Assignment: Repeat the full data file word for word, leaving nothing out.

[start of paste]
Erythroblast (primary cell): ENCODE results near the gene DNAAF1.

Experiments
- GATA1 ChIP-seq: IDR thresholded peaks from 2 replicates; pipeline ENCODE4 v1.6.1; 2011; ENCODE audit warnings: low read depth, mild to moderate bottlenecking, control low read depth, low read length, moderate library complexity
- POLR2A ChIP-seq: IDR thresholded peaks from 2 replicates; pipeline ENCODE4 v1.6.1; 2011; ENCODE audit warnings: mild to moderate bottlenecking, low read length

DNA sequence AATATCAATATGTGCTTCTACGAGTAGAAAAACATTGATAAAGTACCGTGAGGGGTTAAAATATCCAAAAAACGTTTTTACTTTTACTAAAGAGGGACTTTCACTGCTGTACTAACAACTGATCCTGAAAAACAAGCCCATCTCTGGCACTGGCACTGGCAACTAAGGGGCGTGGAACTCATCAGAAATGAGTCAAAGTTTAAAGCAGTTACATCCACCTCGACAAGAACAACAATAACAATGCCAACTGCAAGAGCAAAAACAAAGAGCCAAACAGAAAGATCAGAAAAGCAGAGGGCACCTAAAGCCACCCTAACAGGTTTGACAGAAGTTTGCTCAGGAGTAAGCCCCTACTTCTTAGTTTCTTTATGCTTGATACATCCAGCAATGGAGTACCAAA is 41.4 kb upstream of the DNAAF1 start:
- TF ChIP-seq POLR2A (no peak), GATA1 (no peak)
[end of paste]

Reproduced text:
Erythroblast (primary cell): ENCODE results near the gene DNAAF1.

Experiments
- GATA1 ChIP-seq: IDR thresholded peaks from 2 replicates; pipeline ENCODE4 v1.6.1; 2011; ENCODE audit warnings: low read depth, mild to moderate bottlenecking, control low read depth, low read length, moderate library complexity
- POLR2A ChIP-seq: IDR thresholded peaks from 2 replicates; pipeline ENCODE4 v1.6.1; 2011; ENCODE audit warnings: mild to moderate bottlenecking, low read length

DNA sequence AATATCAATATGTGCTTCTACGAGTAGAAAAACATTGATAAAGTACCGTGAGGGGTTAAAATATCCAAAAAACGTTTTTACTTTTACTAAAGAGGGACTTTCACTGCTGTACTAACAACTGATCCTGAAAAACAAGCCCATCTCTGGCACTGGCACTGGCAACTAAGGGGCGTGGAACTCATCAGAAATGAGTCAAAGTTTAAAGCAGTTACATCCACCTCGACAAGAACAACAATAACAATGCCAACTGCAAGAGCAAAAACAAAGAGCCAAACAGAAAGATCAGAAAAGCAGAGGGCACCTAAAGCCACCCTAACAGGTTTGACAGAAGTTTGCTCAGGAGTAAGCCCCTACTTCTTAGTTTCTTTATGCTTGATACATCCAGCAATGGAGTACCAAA is 41.4 kb upstream of the DNAAF1 start:
- TF ChIP-seq POLR2A (no peak), GATA1 (no peak)